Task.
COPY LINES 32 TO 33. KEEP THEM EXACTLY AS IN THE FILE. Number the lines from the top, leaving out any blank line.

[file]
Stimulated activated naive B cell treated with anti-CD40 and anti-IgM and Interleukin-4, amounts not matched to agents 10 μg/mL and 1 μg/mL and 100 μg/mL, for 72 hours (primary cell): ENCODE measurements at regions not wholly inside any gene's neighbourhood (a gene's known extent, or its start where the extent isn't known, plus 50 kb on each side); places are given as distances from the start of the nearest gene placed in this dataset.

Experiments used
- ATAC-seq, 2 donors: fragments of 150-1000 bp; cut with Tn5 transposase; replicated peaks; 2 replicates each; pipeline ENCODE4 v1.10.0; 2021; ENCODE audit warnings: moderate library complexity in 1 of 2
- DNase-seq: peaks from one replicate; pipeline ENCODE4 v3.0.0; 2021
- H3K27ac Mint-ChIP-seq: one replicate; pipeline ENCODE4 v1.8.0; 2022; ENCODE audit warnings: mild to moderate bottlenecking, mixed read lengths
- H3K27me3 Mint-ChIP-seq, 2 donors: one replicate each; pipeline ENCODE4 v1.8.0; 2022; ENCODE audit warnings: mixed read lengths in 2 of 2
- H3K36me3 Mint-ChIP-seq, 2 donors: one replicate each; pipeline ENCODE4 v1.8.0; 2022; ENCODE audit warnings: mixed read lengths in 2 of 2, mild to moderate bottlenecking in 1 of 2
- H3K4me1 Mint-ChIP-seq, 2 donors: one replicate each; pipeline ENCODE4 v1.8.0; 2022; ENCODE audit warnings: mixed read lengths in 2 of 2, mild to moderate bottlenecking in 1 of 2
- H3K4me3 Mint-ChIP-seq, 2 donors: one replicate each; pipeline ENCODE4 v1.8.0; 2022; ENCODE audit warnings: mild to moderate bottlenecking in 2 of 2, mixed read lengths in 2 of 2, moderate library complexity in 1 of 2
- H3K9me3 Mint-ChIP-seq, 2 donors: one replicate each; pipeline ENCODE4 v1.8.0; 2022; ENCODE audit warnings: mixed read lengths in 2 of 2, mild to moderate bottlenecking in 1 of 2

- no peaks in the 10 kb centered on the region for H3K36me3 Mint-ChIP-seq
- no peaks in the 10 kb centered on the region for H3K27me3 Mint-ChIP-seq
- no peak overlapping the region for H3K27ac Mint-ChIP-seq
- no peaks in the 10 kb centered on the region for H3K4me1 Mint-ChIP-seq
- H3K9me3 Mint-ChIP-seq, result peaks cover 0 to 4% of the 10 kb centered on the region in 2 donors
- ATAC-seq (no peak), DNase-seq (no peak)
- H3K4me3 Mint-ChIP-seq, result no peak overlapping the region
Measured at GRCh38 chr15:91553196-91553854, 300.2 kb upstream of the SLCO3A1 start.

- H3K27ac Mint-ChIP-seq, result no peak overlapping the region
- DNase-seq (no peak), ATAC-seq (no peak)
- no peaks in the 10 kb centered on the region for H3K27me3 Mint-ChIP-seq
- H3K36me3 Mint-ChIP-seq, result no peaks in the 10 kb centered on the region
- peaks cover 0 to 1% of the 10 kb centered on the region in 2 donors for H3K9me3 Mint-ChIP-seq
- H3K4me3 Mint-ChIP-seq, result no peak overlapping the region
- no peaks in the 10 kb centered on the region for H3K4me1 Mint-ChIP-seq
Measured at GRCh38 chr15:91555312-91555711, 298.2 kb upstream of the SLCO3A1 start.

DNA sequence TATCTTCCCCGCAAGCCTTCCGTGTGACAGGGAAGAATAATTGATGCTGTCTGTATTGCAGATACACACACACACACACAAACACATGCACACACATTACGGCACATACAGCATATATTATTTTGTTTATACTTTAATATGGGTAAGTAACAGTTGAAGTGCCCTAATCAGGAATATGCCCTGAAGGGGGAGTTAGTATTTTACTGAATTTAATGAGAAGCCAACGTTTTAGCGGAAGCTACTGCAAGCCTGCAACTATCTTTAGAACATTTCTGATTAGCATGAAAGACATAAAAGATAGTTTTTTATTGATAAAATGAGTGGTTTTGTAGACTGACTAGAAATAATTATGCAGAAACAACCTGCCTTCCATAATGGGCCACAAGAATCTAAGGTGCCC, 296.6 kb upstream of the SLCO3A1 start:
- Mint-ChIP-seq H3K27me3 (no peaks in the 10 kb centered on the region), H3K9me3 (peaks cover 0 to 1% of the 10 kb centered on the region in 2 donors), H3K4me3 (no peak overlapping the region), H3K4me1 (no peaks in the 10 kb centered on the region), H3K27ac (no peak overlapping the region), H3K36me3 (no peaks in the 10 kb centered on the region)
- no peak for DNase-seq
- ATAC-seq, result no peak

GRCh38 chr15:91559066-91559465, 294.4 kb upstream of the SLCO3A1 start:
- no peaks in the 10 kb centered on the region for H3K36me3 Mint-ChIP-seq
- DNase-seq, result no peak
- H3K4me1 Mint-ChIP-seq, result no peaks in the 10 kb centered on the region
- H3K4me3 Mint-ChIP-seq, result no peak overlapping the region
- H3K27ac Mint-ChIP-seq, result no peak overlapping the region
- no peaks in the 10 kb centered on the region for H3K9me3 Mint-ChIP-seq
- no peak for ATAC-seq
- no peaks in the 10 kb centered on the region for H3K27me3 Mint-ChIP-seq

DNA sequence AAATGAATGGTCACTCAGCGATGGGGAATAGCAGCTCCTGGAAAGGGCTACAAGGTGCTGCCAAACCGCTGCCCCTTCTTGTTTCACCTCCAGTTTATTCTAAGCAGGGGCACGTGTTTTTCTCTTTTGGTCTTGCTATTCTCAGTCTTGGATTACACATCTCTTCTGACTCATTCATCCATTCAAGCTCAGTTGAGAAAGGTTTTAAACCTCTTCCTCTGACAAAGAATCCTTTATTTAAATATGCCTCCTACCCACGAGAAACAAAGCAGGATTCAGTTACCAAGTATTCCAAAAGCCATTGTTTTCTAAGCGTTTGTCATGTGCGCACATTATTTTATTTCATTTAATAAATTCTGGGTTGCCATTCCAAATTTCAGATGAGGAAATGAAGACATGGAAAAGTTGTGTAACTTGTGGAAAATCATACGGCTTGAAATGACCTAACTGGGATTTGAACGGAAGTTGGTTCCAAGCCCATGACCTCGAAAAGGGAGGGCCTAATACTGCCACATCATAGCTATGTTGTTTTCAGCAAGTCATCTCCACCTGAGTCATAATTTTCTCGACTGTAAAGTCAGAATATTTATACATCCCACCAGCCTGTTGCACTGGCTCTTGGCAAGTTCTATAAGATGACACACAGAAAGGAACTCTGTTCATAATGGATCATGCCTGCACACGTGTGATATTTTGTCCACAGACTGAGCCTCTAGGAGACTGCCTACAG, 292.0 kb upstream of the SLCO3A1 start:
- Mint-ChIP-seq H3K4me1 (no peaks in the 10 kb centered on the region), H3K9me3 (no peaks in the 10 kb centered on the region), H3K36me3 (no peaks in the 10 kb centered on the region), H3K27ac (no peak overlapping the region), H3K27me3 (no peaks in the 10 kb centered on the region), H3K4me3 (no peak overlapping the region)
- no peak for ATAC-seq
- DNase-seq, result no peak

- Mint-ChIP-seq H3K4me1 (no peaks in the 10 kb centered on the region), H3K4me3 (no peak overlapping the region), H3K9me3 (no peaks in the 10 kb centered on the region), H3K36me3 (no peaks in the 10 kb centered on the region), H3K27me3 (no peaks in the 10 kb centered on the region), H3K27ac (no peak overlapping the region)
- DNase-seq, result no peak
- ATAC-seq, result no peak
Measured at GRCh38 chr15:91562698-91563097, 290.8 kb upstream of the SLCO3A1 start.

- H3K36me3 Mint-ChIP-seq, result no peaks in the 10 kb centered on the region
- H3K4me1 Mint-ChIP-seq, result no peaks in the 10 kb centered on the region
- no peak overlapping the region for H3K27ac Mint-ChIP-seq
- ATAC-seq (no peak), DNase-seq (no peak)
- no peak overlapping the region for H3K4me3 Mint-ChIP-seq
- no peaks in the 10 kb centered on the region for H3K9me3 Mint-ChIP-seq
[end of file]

- no peaks in the 10 kb centered on the region for H3K36me3 Mint-ChIP-seq
- DNase-seq, result no peak